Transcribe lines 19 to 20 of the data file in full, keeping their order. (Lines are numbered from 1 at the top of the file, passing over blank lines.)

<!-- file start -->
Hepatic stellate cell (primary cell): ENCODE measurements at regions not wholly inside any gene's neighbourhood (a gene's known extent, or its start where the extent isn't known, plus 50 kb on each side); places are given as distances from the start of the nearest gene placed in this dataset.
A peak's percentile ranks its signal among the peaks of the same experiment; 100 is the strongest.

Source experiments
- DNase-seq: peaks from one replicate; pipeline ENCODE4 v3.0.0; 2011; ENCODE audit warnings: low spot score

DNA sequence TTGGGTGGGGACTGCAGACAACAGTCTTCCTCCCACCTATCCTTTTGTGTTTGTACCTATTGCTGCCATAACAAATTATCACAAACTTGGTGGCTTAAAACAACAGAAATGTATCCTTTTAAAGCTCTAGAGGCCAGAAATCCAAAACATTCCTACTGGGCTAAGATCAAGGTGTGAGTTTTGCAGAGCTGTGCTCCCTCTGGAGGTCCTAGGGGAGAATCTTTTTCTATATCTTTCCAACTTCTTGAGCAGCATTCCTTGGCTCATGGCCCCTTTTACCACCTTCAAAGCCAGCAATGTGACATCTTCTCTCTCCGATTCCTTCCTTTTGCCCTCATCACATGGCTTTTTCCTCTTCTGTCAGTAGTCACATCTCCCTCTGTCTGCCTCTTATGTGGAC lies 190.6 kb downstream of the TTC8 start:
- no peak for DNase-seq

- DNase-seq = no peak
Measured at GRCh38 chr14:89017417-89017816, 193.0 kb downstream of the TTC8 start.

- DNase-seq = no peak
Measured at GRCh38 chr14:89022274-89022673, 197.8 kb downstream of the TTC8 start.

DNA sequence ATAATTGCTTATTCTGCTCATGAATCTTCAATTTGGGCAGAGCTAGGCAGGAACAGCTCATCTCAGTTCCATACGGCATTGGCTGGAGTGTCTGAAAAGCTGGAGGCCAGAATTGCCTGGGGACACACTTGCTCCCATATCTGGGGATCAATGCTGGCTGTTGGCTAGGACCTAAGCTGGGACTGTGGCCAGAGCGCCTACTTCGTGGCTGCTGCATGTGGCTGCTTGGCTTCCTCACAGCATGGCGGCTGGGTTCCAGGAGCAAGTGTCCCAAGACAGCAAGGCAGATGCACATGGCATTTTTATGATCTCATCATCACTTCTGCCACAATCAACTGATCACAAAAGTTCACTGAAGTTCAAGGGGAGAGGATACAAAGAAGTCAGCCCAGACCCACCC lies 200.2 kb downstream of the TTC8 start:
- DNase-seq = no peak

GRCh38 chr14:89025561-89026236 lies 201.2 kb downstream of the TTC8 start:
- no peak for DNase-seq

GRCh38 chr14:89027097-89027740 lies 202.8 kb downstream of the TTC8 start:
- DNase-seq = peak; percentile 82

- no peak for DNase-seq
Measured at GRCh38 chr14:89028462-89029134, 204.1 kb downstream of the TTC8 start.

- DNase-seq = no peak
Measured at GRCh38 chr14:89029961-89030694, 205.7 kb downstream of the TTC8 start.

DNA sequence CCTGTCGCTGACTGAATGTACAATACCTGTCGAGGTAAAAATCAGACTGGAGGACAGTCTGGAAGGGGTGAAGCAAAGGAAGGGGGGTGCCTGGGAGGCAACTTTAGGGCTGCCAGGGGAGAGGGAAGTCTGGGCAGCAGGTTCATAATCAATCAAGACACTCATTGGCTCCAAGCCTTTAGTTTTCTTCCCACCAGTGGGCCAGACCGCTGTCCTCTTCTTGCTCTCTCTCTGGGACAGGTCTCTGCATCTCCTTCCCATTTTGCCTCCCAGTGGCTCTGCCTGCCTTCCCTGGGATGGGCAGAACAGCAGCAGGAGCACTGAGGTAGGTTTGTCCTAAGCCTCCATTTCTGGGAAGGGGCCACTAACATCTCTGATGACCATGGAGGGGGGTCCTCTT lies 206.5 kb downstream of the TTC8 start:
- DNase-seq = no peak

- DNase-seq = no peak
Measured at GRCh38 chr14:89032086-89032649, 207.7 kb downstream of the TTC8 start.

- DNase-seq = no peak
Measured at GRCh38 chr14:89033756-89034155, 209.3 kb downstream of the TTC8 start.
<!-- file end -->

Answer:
- DNase-seq = no peak
Measured at GRCh38 chr14:89029961-89030694, 205.7 kb downstream of the TTC8 start.